How early is too early to have “the conversation” with your teenage child about driving? Many people would say it’s never too early.
Summer is a particularly deadly time for deadly car accidents involving teenagers, and it kicks off with prom and graduation. Drinking and driving can be a concern, but distracted driving is actually one of the biggest worries.
AAA and Volvo call the time between Memorial Day and Labor Day the “100 Deadliest Days” for teenage drivers. July and August are typically the deadliest months for 16 and 17-year-old drivers. According to the Insurance Institute for Highway Safety, in 2010 the four deadliest months were, in order: August, July, May and June. On an average day in this country, more than 11 teens die in car crashes.
That’s why safety advocates say it’s important for parents to initiate “the conversation” earlier rather than later. A prevention specialist says that it perhaps should be a series of conversations and should involve the parent addressing issues such as distracted driving, speeding, driver error and drunk driving.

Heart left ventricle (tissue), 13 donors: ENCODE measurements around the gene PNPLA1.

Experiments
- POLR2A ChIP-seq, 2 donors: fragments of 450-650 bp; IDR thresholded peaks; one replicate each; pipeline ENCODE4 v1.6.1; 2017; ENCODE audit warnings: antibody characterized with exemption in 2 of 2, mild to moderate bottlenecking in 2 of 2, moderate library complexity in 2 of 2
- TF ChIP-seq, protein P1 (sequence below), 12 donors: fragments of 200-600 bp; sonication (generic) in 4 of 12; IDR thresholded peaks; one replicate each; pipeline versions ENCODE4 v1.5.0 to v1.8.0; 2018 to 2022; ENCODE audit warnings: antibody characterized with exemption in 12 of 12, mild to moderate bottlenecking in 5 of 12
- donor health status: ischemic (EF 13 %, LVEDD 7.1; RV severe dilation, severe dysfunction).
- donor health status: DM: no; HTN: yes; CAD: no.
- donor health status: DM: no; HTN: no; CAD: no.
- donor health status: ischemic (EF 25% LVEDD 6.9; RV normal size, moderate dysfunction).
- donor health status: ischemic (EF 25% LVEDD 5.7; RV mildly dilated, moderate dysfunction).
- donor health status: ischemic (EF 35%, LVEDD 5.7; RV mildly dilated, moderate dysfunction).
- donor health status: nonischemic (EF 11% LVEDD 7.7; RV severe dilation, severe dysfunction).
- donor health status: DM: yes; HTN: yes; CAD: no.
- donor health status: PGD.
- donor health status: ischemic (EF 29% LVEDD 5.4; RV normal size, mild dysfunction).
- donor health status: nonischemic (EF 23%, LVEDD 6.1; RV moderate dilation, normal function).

One parent, for instance, says he talked to his 16-year-old son the day he got his learner’s permit. They talked about general rules and what was expected. It was structured, and not casual. It’s also possible to refer to states’ graduated licensing laws, noting it’s against the law to do certain things. Such laws can be labeled as the “bad guy,” some parents say.
Not saying anything, or waiting to say something, can prove costly. The pain of losing a child can last a lifetime.
If you need an experienced Florida car accident lawyer, contact Oldham & Smith today.
Source: USA Today, “Parents urged to talk, make contact with their teen drivers,” Larry Copeland, May 13, 2012